Independent radio station Klubradio “has found itself at the center of what its director, Andras Arato, calls a government-backed war to weaken and silence the station,” writes Dan Bilefsky in the New York Times:
The clash has become emblematic of what critics call a bald attempt by the [Premier Viktor] Orban government to tighten its grip on the news media, the judiciary, the central bank and education, and the inability of the European Union, which Hungary joined in 2004, to restrain a government not cleaving to the bloc’s democratic standards.
Orban, a charismatic father of five whose bold call for the withdrawal of Soviet troops from Hungary in 1989 made him a regional hero, is now being recast as an authoritarian intent on eroding the checks and balances of democratic government. Since coming to power in 2010 with a two-thirds majority, he has adroitly tapped into widespread discontent with a post-1989 order that many Hungarians feel has failed to deliver on its promises.
Hungary’s news media council had denied the station a broadcasting license, until “late last week — after the fourth court ruling, a grass-roots campaign by thousands of listeners and mounting international pressure — the council finally backed down and awarded Klubradio the long-term frequency,” Bilefsky writes.
The case is the latest example of an authoritarian drift that has prompted some commentators to describe Orban’s Hungary as Putinism’s ‘first ideological outpost’?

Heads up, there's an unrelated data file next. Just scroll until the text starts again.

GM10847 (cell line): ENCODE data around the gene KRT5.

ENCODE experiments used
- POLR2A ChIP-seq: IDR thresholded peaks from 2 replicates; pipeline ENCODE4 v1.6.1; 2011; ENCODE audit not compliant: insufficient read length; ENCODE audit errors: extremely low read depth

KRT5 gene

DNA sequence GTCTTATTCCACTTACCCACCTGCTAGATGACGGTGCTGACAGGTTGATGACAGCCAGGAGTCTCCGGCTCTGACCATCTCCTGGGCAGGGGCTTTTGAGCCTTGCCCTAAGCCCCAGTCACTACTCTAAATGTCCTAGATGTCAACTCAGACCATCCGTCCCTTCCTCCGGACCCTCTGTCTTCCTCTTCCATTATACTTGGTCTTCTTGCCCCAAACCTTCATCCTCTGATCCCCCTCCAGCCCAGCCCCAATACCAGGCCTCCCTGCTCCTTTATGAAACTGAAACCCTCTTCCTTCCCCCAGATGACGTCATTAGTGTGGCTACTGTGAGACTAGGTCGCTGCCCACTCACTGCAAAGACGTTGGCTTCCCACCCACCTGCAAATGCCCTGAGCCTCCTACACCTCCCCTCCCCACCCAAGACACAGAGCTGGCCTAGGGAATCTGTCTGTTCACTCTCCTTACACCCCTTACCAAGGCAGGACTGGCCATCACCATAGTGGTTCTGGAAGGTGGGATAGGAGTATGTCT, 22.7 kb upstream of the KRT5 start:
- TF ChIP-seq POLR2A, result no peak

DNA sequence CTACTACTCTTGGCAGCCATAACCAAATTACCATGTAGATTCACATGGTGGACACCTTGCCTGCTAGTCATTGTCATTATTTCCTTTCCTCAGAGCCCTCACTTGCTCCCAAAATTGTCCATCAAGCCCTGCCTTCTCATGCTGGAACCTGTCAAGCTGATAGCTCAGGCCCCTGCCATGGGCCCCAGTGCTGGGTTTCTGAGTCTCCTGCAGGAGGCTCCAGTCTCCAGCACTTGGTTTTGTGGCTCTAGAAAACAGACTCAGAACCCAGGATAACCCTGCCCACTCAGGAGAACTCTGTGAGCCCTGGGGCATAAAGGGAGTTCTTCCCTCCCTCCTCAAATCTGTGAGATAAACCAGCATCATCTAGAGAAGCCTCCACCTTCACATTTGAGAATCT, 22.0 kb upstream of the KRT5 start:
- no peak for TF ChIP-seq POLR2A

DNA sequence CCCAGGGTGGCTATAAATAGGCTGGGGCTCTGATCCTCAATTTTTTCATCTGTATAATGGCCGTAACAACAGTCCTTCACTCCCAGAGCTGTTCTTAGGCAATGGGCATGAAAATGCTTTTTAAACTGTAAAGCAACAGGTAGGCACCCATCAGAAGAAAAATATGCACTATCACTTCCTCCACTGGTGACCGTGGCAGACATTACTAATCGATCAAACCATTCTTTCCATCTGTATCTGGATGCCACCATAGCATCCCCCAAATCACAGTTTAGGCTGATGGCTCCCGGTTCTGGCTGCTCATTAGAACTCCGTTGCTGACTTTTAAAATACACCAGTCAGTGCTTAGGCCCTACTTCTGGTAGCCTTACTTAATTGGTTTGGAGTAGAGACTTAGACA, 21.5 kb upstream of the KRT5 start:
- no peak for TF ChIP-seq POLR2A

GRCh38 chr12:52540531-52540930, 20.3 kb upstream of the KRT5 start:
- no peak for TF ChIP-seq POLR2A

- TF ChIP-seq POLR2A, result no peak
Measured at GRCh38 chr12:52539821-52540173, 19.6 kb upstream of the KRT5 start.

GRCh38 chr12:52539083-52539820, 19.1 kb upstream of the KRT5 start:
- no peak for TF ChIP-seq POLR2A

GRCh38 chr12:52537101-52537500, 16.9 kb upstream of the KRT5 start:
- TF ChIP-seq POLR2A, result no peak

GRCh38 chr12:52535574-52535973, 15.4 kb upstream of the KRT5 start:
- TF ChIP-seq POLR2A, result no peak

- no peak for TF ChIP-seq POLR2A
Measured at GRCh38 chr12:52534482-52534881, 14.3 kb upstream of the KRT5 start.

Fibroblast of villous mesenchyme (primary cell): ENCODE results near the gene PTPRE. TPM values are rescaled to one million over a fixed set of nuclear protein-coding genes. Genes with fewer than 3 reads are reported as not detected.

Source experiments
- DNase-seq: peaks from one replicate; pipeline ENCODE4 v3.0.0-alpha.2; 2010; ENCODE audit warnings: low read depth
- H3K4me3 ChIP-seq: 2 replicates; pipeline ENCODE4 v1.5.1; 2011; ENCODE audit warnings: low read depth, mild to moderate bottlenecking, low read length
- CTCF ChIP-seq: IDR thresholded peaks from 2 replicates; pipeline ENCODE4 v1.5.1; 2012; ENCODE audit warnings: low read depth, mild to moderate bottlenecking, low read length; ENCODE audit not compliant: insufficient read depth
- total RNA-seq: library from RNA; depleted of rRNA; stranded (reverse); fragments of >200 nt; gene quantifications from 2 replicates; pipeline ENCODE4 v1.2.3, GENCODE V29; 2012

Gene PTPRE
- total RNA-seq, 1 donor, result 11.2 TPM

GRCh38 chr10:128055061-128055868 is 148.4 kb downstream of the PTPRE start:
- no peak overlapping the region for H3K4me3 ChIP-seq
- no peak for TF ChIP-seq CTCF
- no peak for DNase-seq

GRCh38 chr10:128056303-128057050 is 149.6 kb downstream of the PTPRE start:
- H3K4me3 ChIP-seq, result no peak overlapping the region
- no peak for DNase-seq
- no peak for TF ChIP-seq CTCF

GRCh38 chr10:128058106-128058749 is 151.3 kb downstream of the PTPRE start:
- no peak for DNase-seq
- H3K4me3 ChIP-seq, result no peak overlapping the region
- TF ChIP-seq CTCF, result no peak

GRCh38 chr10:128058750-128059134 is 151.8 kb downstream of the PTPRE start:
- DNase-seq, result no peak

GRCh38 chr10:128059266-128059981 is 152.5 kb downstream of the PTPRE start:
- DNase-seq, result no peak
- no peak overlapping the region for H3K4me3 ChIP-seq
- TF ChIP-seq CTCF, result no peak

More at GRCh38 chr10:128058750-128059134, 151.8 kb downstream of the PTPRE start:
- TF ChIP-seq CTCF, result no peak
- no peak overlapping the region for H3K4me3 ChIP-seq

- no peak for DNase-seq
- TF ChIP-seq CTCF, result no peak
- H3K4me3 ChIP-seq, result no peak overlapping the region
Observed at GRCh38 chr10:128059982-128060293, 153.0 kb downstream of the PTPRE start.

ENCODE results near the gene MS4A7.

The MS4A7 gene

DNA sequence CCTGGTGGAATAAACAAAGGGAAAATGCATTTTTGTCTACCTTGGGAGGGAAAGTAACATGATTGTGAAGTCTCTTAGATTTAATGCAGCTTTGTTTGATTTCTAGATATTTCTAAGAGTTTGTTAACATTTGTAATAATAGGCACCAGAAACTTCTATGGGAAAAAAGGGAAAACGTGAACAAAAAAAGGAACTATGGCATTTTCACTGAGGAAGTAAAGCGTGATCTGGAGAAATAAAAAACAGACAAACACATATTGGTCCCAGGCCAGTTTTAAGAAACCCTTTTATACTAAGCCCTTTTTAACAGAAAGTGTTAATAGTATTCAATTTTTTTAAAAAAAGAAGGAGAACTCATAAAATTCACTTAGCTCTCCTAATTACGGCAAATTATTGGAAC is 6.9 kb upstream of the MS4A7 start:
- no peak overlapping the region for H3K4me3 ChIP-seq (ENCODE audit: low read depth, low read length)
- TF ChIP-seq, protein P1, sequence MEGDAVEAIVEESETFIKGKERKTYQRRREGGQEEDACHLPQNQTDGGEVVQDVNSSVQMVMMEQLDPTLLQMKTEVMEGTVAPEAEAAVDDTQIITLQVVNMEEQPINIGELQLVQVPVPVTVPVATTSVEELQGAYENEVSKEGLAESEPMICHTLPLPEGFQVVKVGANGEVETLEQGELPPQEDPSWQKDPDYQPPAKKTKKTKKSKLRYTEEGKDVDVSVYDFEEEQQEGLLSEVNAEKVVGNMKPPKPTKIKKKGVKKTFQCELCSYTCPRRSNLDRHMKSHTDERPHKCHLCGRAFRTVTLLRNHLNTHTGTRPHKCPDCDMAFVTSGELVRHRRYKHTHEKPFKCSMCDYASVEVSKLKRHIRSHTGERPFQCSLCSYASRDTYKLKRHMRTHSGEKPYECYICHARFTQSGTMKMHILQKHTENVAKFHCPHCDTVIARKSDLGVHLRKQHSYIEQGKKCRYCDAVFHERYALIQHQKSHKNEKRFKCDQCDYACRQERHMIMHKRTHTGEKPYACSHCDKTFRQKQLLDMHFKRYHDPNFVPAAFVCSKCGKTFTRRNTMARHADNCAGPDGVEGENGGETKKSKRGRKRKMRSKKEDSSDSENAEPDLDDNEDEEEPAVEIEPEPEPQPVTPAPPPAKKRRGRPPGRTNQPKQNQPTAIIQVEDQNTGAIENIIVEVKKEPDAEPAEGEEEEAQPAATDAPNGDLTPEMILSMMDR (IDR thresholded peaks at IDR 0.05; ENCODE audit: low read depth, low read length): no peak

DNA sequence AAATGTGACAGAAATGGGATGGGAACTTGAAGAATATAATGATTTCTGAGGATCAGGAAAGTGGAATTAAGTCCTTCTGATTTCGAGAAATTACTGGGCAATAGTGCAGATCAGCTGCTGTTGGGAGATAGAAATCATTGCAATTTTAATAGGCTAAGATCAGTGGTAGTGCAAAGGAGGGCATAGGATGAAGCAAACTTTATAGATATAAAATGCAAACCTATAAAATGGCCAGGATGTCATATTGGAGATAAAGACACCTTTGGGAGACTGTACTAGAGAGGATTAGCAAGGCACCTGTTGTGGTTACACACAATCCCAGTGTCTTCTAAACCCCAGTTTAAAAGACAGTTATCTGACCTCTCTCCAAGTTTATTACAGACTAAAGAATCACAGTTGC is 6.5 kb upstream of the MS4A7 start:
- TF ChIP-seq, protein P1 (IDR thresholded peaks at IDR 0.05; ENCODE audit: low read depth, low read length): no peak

“Under Communism, there was one state channel, and the government could stop it,” said Akos Balogh, editor in chief of Mandiner, a liberal Web site. “But now if you try and block anything, it will just come out some other way. So the reaction to the media laws is as exaggerated as the law itself.”
Hungary’s democratic regression is also causing alarm within the European Union and EU member states.
The country’s parliament recently passed constitutional amendments limiting the powers of the constitutional court in a move which observers believe will undermine democratic checks and balances, and enhance the authoritarian drift under Orbán.
With its current constitutional setup, Hungary would never have been admitted to the Union, Peter Hack, professor of constitutional law at the Budapest university ELTE, tells the Times:
“But now that it’s in, it thinks it can do what it wants.”